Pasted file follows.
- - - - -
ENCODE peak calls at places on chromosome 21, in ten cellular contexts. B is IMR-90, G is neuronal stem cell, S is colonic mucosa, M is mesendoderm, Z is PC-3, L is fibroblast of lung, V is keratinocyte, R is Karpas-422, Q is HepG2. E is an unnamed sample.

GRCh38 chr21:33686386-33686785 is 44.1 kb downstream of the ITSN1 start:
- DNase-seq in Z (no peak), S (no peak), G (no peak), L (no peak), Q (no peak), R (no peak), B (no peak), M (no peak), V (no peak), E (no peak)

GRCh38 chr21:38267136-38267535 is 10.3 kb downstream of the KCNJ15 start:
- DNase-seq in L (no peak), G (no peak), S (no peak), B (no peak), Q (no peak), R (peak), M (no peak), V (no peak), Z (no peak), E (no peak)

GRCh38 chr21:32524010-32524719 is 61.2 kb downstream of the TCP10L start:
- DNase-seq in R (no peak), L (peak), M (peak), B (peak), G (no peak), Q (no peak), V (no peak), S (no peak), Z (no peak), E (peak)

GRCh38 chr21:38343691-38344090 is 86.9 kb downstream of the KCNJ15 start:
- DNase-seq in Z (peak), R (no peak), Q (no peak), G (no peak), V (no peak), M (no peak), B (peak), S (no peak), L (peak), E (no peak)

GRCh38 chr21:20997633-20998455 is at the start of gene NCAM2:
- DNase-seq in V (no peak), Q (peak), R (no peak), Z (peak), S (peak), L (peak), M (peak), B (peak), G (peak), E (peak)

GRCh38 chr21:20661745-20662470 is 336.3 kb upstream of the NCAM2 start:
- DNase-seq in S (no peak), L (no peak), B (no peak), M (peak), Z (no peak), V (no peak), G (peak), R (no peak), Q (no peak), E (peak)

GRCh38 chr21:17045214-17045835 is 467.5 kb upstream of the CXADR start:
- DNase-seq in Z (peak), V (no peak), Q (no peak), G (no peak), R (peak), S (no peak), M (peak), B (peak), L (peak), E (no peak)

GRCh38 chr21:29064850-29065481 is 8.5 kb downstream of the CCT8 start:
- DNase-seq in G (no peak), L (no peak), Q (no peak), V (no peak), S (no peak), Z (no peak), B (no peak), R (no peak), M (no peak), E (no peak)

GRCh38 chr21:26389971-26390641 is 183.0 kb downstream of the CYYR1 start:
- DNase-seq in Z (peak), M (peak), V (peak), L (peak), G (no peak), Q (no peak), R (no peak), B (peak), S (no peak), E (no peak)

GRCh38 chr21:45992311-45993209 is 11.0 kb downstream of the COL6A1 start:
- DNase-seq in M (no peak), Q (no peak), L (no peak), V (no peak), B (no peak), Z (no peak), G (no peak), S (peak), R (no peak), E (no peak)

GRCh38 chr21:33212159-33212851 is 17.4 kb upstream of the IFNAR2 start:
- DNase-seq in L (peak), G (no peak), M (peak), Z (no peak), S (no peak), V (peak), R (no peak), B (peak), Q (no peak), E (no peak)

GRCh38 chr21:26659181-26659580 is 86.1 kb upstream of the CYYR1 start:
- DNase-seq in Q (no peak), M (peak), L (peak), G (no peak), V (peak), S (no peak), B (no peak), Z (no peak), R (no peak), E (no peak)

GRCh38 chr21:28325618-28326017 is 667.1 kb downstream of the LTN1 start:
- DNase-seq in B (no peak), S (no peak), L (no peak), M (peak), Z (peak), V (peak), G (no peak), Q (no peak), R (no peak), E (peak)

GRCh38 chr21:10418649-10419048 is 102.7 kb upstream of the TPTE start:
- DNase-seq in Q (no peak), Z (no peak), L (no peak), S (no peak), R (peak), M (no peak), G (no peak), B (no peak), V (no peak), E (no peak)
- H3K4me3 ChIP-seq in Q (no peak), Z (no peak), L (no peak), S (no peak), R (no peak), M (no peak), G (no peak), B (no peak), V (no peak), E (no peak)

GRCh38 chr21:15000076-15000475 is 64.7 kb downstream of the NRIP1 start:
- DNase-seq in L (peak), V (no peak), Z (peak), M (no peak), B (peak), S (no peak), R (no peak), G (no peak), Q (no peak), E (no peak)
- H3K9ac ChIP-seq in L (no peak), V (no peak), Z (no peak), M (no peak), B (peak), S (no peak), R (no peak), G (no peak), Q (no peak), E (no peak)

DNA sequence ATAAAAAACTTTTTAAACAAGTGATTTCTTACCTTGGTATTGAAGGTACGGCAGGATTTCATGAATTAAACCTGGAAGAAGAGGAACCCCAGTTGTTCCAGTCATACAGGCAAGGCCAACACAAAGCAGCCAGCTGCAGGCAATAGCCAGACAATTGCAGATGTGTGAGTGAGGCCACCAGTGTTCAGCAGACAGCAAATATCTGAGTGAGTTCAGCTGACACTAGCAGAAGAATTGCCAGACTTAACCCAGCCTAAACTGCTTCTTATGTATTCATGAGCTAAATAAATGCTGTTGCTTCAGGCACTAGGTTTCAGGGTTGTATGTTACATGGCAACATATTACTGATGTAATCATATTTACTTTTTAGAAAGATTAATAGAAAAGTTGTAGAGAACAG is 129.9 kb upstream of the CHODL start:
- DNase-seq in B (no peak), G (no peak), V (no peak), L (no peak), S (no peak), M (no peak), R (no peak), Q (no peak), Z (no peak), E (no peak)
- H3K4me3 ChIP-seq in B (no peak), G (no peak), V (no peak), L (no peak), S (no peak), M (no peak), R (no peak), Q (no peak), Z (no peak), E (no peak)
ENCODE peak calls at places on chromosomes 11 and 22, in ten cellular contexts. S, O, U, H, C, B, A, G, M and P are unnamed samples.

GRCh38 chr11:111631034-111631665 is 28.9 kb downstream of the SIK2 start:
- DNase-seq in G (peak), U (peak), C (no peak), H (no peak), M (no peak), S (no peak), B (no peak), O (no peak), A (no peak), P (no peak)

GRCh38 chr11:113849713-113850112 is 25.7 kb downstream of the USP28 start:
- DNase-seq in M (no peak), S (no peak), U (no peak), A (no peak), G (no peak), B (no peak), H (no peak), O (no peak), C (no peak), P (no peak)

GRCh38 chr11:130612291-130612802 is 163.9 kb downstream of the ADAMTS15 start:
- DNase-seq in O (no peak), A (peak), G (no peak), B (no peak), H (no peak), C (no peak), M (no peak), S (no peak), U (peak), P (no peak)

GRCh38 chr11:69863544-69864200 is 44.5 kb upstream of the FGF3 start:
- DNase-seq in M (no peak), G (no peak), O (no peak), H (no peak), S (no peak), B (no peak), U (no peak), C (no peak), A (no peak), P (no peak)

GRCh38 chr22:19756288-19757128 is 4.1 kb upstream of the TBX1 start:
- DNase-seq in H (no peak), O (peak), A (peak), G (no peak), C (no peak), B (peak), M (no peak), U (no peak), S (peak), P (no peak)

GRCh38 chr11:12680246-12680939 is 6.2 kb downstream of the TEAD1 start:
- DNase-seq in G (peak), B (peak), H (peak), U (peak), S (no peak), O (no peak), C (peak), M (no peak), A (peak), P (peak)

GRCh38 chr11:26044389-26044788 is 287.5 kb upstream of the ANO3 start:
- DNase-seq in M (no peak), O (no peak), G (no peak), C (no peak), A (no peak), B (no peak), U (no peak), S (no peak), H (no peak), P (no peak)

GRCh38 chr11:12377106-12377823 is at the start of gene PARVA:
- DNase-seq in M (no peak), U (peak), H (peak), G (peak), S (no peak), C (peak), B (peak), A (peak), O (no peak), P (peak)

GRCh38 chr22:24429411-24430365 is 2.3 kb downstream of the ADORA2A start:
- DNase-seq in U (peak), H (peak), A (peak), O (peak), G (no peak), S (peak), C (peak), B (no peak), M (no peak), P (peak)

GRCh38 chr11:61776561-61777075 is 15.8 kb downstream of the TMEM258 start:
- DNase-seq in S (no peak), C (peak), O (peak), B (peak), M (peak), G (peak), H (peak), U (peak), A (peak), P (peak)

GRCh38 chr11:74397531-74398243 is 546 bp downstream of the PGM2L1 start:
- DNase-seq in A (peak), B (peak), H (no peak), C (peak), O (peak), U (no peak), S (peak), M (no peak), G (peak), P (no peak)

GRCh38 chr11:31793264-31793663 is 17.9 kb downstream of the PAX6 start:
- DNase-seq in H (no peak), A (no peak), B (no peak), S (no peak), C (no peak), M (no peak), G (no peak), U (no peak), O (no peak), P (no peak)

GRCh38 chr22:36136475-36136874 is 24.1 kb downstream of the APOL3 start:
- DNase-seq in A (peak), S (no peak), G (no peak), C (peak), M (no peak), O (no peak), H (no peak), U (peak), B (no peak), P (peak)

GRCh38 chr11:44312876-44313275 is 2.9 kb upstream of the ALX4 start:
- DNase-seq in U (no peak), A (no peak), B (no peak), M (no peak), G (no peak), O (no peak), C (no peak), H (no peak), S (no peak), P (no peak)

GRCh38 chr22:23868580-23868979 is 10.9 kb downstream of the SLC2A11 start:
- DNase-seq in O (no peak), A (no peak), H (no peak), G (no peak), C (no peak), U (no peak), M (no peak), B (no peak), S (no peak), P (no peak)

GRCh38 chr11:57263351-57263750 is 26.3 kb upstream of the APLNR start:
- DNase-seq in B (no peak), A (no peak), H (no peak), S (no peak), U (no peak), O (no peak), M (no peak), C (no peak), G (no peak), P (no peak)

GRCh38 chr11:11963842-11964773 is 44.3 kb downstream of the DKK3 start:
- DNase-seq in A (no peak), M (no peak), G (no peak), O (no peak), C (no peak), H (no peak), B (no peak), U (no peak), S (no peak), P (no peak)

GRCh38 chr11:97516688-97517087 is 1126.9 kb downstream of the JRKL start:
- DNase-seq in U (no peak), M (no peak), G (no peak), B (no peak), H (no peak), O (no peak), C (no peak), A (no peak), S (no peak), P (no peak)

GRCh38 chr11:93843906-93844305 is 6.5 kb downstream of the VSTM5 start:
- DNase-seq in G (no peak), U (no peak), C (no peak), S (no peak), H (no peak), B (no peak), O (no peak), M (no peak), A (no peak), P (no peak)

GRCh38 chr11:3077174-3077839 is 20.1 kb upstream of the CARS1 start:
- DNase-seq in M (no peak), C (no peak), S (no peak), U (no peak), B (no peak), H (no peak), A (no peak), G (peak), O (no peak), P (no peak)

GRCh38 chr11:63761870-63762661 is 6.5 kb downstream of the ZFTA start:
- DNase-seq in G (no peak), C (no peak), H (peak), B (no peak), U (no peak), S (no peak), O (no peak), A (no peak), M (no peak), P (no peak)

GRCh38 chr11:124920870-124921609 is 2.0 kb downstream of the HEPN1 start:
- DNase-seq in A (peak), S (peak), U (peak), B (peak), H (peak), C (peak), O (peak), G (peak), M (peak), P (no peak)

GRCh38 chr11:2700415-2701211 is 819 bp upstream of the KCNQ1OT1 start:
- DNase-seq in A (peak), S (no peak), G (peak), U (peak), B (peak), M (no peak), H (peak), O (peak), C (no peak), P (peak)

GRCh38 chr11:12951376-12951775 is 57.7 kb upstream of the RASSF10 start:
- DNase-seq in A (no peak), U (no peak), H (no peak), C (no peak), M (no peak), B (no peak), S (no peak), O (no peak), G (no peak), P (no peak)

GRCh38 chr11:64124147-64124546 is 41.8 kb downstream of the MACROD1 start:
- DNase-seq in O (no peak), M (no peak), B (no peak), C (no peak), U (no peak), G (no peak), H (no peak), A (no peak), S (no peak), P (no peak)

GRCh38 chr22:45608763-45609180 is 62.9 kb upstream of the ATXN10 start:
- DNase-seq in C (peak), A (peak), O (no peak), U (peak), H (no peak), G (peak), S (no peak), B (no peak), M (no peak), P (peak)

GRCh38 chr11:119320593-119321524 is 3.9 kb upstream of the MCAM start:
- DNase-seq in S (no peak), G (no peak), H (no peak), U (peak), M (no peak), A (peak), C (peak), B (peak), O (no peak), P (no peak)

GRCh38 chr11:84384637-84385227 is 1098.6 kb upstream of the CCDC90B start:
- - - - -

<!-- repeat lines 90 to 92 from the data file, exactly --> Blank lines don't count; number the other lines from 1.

GRCh38 chr11:119320593-119321524 is 3.9 kb upstream of the MCAM start:
- DNase-seq in S (no peak), G (no peak), H (no peak), U (peak), M (no peak), A (peak), C (peak), B (peak), O (no peak), P (no peak)

GRCh38 chr11:84384637-84385227 is 1098.6 kb upstream of the CCDC90B start: